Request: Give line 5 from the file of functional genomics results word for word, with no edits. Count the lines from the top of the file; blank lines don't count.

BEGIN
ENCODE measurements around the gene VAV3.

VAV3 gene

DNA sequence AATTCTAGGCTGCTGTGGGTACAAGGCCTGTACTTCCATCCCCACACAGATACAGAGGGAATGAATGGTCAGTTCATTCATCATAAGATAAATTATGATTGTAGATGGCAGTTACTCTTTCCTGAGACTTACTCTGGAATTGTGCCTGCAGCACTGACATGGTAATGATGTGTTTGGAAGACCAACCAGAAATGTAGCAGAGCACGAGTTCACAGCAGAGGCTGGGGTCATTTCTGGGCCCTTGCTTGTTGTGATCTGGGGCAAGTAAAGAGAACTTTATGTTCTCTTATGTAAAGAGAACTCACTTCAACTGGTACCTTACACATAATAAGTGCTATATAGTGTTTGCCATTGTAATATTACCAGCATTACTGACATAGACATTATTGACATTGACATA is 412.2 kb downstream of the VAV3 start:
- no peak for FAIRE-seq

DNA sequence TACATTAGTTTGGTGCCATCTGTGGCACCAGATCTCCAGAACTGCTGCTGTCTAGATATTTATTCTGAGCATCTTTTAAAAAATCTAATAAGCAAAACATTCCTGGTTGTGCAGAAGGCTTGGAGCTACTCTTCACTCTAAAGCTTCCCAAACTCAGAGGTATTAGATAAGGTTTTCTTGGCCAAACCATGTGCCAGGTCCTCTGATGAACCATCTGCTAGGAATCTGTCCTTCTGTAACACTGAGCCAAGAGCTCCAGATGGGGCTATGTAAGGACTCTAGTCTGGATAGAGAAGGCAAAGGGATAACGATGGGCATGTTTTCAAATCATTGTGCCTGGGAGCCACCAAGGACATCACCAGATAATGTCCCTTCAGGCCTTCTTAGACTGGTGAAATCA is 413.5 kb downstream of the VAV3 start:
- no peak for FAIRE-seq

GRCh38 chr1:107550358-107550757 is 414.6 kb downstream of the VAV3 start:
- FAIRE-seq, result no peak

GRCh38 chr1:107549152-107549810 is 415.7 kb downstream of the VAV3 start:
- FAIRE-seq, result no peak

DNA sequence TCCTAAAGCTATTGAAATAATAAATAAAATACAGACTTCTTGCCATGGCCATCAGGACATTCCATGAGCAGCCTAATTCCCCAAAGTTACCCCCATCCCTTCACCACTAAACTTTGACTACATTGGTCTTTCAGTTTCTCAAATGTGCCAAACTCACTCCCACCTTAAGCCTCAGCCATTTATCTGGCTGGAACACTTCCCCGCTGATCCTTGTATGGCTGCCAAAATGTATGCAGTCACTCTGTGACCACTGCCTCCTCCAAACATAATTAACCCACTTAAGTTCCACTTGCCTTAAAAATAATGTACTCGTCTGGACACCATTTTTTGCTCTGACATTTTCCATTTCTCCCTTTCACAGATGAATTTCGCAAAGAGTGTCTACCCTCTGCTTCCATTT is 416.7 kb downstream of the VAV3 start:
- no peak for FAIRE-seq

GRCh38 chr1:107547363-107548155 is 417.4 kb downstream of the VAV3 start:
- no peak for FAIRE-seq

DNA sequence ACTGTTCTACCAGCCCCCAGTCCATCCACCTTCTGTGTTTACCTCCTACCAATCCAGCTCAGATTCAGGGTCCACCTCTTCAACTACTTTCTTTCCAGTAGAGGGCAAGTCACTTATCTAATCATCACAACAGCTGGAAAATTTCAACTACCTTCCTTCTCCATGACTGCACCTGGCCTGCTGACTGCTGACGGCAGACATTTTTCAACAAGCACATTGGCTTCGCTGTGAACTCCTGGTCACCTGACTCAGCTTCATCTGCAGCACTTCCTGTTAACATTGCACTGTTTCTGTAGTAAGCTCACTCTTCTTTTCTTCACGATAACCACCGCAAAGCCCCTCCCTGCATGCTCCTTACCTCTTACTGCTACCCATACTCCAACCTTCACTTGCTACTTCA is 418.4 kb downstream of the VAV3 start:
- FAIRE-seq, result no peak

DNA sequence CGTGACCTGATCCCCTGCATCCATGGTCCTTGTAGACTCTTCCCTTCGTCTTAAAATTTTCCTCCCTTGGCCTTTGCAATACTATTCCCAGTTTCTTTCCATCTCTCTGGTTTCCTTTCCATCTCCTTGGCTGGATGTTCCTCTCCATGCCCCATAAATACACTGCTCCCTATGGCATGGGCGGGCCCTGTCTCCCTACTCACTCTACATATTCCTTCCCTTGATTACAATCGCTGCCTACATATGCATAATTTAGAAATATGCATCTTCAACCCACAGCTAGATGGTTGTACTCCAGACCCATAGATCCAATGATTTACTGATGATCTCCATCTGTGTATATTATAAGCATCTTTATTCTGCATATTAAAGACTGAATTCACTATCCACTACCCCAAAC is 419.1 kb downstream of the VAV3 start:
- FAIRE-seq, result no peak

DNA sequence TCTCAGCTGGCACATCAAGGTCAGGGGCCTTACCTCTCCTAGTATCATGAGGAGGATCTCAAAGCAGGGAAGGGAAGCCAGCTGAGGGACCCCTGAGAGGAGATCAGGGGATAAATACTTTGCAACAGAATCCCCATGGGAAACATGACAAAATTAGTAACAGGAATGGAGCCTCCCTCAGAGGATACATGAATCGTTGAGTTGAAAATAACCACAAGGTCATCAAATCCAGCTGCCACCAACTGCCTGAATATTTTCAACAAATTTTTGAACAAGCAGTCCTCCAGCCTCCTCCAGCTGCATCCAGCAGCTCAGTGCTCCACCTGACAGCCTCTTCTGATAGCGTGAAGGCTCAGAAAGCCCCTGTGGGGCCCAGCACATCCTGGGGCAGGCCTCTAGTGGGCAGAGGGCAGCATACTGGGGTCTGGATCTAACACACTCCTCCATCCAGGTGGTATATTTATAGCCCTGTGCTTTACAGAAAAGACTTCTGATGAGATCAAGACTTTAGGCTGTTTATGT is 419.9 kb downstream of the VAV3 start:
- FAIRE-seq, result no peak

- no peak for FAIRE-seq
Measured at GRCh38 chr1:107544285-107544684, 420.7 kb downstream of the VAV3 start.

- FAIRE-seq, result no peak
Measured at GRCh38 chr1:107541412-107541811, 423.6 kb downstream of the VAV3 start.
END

DNA sequence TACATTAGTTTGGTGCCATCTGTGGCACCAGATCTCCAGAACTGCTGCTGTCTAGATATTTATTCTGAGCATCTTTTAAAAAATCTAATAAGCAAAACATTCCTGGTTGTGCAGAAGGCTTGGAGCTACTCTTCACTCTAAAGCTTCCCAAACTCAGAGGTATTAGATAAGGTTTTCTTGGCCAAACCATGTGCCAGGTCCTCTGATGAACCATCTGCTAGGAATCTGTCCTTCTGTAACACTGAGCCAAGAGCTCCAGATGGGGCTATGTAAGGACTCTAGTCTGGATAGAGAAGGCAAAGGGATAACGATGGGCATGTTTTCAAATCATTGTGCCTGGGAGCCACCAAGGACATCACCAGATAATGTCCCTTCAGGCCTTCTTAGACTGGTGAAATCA is 413.5 kb downstream of the VAV3 start: